Patients will stand up at their GP surgery appointments as part of a university research trial.
Doctors will stand at desks and wear trackers to monitor activity as part of the Loughborough University study.
The idea is to shorten consultations and see GPs act as “role models” to be more active.
Standing appointments would be for adults only, and exceptions would be made for pregnant women, elderly and disabled patients.
Those being given bad news would also be exempt.
From spring next year 500 GPs in the Midlands will test the method, and patients will be questioned about their experiences.
Researchers have consulted with the Royal College of General Practitioners (RCGP).
RCGP chairman Helen Stokes-Lampard said it was important that patients never felt uncomfortable.
She said: “Standing consultations could be an effective way of having productive and beneficial conversations with some of our patients, particularly around ‘lifestyle’ issues.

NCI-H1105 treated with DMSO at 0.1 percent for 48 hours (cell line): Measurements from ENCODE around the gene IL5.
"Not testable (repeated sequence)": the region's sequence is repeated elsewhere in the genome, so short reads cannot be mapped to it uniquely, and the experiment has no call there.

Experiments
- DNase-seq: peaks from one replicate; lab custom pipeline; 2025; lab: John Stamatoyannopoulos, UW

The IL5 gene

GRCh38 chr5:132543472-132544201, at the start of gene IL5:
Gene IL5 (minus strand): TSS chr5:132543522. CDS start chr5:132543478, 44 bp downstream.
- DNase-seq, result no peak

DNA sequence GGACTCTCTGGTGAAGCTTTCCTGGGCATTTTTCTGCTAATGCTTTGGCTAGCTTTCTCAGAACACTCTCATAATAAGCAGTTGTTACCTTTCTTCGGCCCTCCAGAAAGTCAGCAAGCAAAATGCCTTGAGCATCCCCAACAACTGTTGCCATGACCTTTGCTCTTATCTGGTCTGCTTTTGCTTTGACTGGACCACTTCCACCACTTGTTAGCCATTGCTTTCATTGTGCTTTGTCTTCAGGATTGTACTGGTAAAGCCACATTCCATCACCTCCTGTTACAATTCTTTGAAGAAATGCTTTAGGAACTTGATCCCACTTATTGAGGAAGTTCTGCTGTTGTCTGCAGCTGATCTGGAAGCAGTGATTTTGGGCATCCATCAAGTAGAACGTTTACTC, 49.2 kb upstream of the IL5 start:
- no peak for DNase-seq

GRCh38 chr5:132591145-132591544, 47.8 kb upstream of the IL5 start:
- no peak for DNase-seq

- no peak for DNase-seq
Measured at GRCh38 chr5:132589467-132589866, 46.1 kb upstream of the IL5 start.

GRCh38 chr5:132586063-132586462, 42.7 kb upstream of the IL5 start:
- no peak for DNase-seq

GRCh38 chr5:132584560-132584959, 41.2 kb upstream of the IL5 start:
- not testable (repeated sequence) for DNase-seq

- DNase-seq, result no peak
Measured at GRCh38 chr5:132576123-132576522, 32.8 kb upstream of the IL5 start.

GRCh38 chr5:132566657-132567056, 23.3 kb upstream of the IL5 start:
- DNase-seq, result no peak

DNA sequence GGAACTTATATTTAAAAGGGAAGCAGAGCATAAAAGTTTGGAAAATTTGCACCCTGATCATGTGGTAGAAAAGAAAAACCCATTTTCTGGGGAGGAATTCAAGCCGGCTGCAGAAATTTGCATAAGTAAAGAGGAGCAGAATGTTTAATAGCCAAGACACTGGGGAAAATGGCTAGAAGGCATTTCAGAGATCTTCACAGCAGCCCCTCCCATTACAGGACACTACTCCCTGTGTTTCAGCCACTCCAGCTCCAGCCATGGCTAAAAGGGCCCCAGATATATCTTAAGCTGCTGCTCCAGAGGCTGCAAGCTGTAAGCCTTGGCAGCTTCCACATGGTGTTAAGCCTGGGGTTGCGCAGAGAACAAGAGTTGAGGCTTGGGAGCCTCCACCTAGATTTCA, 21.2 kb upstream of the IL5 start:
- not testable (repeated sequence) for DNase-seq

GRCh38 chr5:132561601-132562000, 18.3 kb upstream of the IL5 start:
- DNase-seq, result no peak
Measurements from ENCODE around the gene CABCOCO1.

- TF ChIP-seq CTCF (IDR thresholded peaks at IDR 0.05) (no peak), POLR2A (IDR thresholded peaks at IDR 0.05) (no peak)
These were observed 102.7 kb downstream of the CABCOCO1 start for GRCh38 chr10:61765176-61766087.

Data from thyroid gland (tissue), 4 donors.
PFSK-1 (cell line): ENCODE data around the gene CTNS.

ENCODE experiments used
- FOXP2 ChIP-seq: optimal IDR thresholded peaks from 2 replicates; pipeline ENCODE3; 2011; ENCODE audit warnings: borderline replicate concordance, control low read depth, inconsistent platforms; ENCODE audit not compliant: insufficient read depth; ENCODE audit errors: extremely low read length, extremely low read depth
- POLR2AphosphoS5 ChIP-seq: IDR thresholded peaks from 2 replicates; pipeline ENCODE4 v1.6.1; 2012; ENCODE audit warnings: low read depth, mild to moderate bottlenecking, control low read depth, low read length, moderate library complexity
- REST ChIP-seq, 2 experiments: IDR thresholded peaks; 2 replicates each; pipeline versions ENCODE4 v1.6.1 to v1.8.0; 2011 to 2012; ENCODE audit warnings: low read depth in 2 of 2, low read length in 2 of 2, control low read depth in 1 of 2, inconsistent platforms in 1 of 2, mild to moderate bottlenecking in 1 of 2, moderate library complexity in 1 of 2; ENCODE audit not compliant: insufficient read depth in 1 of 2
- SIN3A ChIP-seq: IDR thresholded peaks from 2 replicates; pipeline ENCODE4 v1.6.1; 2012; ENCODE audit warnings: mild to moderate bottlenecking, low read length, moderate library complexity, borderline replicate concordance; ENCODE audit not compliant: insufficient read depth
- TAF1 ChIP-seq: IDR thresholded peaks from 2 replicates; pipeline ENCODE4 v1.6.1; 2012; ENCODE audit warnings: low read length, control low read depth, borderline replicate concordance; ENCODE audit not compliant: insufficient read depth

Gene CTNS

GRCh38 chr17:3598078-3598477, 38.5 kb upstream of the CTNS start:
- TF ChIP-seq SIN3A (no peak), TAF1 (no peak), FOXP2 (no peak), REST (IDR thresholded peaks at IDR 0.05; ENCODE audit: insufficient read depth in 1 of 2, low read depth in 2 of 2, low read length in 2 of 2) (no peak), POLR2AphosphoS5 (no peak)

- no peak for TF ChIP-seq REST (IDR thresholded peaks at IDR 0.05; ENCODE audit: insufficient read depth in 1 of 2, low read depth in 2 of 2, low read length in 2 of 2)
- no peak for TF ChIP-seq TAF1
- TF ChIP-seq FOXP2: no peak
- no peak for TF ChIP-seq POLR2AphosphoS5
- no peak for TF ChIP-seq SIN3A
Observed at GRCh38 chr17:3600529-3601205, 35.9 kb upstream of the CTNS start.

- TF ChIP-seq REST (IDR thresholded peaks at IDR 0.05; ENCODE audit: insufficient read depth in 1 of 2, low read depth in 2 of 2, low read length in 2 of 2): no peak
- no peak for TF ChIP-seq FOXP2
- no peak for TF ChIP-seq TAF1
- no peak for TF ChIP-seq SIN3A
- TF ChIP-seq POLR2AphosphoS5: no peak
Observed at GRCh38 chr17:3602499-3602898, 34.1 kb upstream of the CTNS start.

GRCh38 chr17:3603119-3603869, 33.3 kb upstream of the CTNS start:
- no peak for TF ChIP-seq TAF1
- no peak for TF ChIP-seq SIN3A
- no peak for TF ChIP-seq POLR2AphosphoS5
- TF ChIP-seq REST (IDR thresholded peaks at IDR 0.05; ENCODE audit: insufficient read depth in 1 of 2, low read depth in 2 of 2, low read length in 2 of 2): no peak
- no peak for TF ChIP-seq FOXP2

“However, we need to be mindful the GP-patient consultation relies on high quality face-to-face communication, and in some cases this will not be achieved if the GP is standing while their patient is sitting down.”
Patient Mary Pepper, 86, from Markfield, Leicester, said the thought of a doctor standing could be “quite intimidating”.
“I would find it odd or even a bit rude,” she said.
She said she did not like the thought of patients and doctors being at different eye levels.